[1] From:"A Defence of Virginia", R. L. Dabney.
[2]  From: "The Negro and the Common School", R. L. Dabney.
[3] BDAG: Bauer, Walter. A Greek-English Lexicon of the New Testament and Other Early Christian Literature. Edited by Frederick W. Danker. 3rd ed. Chicago: University of Chicago Press, 2000.

Sunday, October 23, 2016

Christianity, Politics and Government - Part 2

by Tony Thomas

The election of 2016 is one of the most tumultuous of all time. Tempers are red hot. Polarization is the norm. Even heated debates are going on between Christians as to which candidate deserves our vote. However, no matter who wins the upcoming election, Christians have the duty and responsibility to both honor and submit to the authority of our new President.

The Apostle Paul writes in Romans:

Let every person be subject to the governing authorities. For there is no authority except from God, and those that exist have been instituted by God. Therefore whoever resists the authorities resists what God has appointed, and those who resist will incur judgment. For rulers are not a terror to good conduct, but to bad. Would you have no fear of the one who is in authority? Then do what is good, and you will receive his approval, for he is God's servant for your good. But if you do wrong, be afraid, for he does not bear the sword in vain. For he is the servant of God, an avenger who carries out God's wrath on the wrongdoer. Therefore one must be in subjection, not only to avoid God's wrath but also for the sake of conscience. For because of this you also pay taxes, for the authorities are ministers of God, attending to this very thing. Pay to all what is owed to them: taxes to whom taxes are owed, revenue to whom revenue is owed, respect to whom respect is owed, honor to whom honor is owed. (Romans 13:1-7 ESV)

The Apostle Peter provided a similar message:

Be subject for the Lord's sake to every human institution, whether it be to the emperor as supreme, or to governors as sent by him to punish those who do evil and to praise those who do good. For this is the will of God, that by doing good you should put to silence the ignorance of foolish people. Live as people who are free, not using your freedom as a cover-up for evil, but living as servants of God. Honor everyone. Love the brotherhood. Fear God. Honor the emperor. (1 Peter 2:13-17 ESV)

These scriptures give Christians zero “wiggle room”. All authorities that exist have been instituted by God as His servants to punish evildoers and to maintain order. If you resist them, you will incur judgment. We are to fear God and honor our leaders. It is that simple. The only exception is, if the authorities force you to do something that is contrary to God’s Word, you have the right (and the obligation) to disobey them and suffer the consequences. (Acts 4:18-21)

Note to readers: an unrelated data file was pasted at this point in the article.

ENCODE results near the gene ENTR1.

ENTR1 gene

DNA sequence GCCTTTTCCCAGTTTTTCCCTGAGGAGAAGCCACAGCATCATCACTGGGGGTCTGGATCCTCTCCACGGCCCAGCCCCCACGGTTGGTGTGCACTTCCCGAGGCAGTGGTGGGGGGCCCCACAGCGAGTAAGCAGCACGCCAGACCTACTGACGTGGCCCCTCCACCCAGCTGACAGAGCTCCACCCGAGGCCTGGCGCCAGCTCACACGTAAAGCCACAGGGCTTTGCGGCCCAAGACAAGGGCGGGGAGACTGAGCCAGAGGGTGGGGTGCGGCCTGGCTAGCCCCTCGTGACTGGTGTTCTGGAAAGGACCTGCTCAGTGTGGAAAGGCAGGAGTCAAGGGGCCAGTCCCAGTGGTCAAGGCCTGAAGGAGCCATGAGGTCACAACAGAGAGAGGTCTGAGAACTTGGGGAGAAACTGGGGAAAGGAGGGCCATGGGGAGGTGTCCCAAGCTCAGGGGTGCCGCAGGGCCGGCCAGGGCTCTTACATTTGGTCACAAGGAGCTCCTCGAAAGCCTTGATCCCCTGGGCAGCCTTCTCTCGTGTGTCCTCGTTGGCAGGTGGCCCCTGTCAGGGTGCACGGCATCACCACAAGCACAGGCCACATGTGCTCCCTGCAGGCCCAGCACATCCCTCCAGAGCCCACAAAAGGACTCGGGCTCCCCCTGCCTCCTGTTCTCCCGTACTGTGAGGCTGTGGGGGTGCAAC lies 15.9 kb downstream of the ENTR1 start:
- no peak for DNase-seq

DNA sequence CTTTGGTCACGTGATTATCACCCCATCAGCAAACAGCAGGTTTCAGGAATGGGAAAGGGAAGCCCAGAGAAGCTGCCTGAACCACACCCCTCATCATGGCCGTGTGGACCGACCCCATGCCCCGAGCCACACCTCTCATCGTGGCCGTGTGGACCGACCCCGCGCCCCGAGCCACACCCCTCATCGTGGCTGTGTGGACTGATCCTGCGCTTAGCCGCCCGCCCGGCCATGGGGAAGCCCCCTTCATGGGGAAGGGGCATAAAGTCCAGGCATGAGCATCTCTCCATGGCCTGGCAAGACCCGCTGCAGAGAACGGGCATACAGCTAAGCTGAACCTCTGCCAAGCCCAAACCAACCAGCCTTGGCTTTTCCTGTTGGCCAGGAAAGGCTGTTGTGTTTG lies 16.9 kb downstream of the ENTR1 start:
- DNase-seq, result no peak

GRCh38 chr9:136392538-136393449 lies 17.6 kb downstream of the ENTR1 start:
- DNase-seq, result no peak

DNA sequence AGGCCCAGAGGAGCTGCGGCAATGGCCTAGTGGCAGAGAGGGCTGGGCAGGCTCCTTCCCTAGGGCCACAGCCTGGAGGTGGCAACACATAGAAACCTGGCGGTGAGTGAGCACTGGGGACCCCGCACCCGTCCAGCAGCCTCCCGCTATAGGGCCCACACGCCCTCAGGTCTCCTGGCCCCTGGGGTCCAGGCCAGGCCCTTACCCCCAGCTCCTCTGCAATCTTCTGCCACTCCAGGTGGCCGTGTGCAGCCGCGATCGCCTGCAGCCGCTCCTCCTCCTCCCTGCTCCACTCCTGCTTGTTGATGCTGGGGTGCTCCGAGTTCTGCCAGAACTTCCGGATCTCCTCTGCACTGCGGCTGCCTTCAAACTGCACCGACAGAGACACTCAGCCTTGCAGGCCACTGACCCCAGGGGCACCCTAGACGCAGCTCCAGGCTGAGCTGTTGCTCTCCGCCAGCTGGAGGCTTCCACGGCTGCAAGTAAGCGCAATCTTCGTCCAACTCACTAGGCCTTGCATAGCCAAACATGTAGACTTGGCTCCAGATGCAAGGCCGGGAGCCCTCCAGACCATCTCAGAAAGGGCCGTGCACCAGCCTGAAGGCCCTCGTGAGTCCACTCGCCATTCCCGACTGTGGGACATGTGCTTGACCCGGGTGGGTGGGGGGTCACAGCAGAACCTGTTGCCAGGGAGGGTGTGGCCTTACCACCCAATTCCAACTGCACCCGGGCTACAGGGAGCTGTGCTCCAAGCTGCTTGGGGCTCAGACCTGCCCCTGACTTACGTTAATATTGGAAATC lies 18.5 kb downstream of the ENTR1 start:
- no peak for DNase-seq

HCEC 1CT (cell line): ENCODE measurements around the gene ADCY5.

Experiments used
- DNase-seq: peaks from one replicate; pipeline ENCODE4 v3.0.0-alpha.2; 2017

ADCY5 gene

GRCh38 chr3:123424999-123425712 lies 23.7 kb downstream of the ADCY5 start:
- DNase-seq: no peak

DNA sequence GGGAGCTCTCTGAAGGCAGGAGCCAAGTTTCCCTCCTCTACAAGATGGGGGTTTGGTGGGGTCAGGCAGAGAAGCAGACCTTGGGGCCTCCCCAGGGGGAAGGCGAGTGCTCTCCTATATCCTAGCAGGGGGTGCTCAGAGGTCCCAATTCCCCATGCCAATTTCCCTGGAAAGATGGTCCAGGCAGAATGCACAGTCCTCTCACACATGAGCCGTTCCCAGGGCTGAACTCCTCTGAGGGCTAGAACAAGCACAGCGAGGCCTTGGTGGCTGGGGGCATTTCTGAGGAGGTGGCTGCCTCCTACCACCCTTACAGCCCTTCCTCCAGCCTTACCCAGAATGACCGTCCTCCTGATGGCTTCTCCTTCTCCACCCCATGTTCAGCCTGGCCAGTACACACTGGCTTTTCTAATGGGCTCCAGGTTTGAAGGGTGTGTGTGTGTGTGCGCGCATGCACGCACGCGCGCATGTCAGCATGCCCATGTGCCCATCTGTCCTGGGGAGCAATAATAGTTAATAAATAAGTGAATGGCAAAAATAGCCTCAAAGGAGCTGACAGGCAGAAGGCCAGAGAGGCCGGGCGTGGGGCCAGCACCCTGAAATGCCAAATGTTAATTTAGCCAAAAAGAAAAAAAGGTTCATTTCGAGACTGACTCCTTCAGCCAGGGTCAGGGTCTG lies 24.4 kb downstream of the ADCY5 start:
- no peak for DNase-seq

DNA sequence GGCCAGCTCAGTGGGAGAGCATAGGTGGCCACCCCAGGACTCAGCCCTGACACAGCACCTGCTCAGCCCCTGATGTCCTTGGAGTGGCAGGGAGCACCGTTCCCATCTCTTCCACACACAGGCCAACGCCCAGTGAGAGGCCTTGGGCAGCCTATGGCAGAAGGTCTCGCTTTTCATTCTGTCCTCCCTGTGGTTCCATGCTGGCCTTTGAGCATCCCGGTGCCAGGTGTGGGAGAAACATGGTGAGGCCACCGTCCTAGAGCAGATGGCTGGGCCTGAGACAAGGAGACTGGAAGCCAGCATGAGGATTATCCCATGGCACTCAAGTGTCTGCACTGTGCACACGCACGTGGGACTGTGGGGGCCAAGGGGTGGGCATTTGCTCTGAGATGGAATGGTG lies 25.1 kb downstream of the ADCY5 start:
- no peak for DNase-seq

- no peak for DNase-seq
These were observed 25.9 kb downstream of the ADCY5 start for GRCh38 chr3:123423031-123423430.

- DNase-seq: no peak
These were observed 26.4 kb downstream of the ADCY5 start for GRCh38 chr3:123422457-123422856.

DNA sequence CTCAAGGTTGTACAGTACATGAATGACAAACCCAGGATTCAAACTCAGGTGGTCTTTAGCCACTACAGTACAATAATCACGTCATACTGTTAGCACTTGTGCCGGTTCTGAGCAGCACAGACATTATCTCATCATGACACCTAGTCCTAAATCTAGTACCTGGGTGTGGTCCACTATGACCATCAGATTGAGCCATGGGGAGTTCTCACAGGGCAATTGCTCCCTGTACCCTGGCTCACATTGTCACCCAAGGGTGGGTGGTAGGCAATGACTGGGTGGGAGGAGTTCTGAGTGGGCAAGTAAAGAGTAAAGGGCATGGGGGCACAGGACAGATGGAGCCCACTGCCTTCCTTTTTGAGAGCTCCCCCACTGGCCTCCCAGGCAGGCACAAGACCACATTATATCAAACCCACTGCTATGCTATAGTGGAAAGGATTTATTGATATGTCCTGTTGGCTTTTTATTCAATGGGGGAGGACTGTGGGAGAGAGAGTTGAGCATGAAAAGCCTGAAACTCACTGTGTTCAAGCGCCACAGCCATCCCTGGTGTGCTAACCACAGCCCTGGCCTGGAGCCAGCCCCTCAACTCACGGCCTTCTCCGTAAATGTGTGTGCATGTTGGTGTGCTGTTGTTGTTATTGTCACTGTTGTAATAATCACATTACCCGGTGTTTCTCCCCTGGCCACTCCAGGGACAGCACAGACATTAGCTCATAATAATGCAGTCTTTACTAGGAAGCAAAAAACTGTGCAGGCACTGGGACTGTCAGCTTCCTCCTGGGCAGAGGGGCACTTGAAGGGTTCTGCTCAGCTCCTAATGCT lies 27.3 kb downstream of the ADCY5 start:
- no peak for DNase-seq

Paul wrote the book of Romans circa 56-57 and Nero was on the throne. Nero was one of the most diabolical Caesars who ever lived and he blamed the Christians for burning Rome and came up with terrible punishments for them. The Roman historian, Tacitus, wrote:

“...Mockery of every sort was added to their deaths. Covered with the skins of beasts, they were torn by dogs and perished, or were nailed to crosses, or were doomed to the flames and burnt, to serve as a nightly illumination, when daylight had expired. Nero offered his gardens for the spectacle, and was exhibiting a show in the circus, while he mingled with the people in the dress of a charioteer or stood aloft on a car. Hence, even for criminals who deserved extreme and exemplary punishment, there arose a feeling of compassion; for it was not, as it seemed, for the public good, but to glut one man's cruelty, that they were being destroyed.”

You will notice that Paul demanded Christians to honor and to submit to the authority of an evil and sadistic emperor. We are to do the same, no matter how evil the leader is or how much we may dislike him or her. If we do otherwise, we will bring reproach upon Christ and His church. For Jesus told us to love even our enemies and pray for those who persecute us (Matthew 5:44-45).

I sincerely believe a time of trial and testing is imminent for all followers of Christ. Yet, we must continue to realize that God is on the throne and He alone is Lord of all.
And we should remember Paul’s words from Romans 8:

What then shall we say to these things? If God is for us, who can be against us? He who did not spare his own Son but gave him up for us all, how will he not also with him graciously give us all things? Who shall bring any charge against God's elect? It is God who justifies. Who is to condemn? Christ Jesus is the one who died—more than that, who was raised—who is at the right hand of God, who indeed is interceding for us. Who shall separate us from the love of Christ? Shall tribulation, or distress, or persecution, or famine, or nakedness, or danger, or sword? As it is written,

“For your sake we are being killed all the day long;
we are regarded as sheep to be slaughtered.”

No, in all these things we are more than conquerors through him who loved us. For I am sure that neither death nor life, nor angels nor rulers, nor things present nor things to come, nor powers, nor height nor depth, nor anything else in all creation, will be able to separate us from the love of God in Christ Jesus our Lord. (Romans 8:31-39 ESV)

Wednesday, October 19, 2016

Christianity, Politics and Government - Part 1

by Tony Thomas

Politics and religion are like oil and water. The simply do not mix.

Nowhere is that more evident than in the emotionally-charged Presidential election of 2016. This election has created incredible polarization between Christians. The two candidates are not only polar opposites in terms of their policies, they are hugely unpopular and hated by members of the opposing party.

While most Christians have aligned with one side or the other, some have decided to vote for neither major candidate for biblical reasons or their unwillingness to compromise. How should Christians think and respond to this election?